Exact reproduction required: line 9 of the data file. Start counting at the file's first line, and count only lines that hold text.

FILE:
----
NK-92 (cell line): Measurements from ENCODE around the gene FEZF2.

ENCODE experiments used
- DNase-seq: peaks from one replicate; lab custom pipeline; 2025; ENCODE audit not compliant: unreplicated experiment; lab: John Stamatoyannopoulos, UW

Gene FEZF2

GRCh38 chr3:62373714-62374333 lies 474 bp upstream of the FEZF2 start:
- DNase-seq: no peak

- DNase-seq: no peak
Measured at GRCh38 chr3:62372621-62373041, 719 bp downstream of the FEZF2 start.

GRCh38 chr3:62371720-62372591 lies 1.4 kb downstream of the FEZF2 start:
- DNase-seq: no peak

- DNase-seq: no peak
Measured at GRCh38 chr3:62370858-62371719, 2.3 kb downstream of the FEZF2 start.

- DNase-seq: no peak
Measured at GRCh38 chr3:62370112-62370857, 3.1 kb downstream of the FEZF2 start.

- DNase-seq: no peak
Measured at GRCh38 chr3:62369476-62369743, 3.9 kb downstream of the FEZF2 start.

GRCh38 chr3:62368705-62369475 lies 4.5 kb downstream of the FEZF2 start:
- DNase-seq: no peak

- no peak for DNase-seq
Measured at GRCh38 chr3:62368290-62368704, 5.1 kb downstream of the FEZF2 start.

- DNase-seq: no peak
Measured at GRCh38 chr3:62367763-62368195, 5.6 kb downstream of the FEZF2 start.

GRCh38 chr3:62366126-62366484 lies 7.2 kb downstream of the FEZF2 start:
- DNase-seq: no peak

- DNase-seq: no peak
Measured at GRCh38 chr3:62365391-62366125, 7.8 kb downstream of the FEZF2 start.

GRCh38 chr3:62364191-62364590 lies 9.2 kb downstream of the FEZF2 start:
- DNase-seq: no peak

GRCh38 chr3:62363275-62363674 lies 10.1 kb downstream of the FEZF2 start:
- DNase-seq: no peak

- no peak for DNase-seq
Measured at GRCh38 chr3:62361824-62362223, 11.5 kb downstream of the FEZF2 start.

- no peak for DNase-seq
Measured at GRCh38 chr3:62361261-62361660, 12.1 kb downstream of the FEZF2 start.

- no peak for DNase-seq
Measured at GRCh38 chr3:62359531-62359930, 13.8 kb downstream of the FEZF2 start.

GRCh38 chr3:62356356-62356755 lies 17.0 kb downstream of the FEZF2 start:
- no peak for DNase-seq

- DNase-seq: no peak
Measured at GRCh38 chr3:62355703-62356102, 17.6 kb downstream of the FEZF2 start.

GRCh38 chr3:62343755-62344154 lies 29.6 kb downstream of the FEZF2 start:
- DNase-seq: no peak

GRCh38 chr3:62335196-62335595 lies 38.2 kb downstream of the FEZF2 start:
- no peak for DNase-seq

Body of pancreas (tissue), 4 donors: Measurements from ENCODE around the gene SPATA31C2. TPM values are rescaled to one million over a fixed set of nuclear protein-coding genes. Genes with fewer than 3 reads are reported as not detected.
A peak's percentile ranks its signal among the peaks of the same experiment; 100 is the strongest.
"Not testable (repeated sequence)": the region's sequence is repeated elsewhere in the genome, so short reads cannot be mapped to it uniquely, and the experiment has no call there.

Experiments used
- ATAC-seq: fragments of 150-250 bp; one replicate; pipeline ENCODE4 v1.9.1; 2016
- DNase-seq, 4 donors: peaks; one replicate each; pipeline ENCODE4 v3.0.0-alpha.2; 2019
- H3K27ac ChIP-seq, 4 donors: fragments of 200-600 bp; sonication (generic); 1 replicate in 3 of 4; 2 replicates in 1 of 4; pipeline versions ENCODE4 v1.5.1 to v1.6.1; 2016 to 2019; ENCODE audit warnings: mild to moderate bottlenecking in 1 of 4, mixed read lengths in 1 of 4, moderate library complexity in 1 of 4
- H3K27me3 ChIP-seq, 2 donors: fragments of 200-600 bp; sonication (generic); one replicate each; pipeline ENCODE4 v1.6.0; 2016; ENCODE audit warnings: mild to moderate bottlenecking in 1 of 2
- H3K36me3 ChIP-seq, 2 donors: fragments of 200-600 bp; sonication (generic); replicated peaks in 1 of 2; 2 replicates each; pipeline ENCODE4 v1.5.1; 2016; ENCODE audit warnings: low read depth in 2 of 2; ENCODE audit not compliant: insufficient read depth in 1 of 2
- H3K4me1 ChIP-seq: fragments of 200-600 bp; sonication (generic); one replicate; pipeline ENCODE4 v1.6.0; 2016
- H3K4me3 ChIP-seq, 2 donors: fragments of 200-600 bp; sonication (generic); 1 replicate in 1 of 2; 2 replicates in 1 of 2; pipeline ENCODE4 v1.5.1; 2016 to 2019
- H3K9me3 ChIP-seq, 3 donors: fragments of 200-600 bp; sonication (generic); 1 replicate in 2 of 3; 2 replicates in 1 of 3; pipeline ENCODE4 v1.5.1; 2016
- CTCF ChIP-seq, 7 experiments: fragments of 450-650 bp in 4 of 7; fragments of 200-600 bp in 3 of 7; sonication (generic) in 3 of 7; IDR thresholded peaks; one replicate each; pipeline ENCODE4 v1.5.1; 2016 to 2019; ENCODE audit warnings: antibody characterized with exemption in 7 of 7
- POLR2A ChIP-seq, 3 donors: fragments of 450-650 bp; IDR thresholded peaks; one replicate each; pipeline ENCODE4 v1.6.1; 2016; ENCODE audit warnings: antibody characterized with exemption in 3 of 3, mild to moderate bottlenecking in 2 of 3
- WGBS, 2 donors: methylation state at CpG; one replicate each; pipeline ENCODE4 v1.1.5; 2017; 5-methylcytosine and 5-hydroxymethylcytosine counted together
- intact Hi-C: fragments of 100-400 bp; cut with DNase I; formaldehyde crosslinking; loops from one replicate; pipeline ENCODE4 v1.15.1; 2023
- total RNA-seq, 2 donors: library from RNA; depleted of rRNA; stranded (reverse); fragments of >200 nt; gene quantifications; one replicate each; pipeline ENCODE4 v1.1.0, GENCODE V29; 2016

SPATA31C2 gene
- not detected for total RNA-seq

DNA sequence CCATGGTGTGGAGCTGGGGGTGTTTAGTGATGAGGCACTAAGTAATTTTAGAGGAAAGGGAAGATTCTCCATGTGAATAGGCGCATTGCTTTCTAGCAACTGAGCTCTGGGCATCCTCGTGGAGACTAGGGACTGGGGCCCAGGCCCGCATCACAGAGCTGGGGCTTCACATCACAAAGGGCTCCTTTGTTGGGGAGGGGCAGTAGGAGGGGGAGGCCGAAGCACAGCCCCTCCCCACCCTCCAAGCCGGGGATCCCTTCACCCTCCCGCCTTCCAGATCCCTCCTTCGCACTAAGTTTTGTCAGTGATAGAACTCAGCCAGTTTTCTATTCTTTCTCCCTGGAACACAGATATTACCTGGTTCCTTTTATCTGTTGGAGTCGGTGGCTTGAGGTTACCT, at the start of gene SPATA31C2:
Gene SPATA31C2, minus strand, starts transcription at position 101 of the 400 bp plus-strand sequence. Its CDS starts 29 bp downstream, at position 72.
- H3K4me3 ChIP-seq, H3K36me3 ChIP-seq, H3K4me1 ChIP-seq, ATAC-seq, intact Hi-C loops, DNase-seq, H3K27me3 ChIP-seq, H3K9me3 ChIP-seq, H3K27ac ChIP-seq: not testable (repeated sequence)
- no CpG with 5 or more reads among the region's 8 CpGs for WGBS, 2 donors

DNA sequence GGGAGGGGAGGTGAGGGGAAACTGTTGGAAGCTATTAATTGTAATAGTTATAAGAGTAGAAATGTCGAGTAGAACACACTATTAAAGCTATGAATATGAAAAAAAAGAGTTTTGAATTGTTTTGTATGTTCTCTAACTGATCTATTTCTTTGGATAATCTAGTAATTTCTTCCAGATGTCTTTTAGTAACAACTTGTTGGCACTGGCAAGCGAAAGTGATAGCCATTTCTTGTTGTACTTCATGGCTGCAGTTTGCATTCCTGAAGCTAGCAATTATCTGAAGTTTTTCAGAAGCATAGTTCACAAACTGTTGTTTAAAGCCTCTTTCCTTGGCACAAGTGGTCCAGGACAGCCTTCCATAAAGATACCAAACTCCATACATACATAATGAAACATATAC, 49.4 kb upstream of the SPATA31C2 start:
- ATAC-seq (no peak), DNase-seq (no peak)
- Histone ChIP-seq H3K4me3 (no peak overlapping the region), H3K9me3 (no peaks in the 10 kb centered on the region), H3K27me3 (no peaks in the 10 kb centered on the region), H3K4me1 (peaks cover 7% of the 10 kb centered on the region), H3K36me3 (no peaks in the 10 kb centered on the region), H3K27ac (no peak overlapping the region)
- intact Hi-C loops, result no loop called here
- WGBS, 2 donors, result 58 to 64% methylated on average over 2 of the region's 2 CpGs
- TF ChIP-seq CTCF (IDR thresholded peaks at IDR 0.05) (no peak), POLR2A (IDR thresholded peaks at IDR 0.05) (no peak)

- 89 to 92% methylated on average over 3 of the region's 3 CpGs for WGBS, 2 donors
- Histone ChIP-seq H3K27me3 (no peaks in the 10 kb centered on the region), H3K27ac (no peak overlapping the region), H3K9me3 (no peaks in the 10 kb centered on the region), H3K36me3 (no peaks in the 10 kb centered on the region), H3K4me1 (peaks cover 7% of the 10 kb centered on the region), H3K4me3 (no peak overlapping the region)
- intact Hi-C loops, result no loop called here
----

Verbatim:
GRCh38 chr3:62371720-62372591 lies 1.4 kb downstream of the FEZF2 start: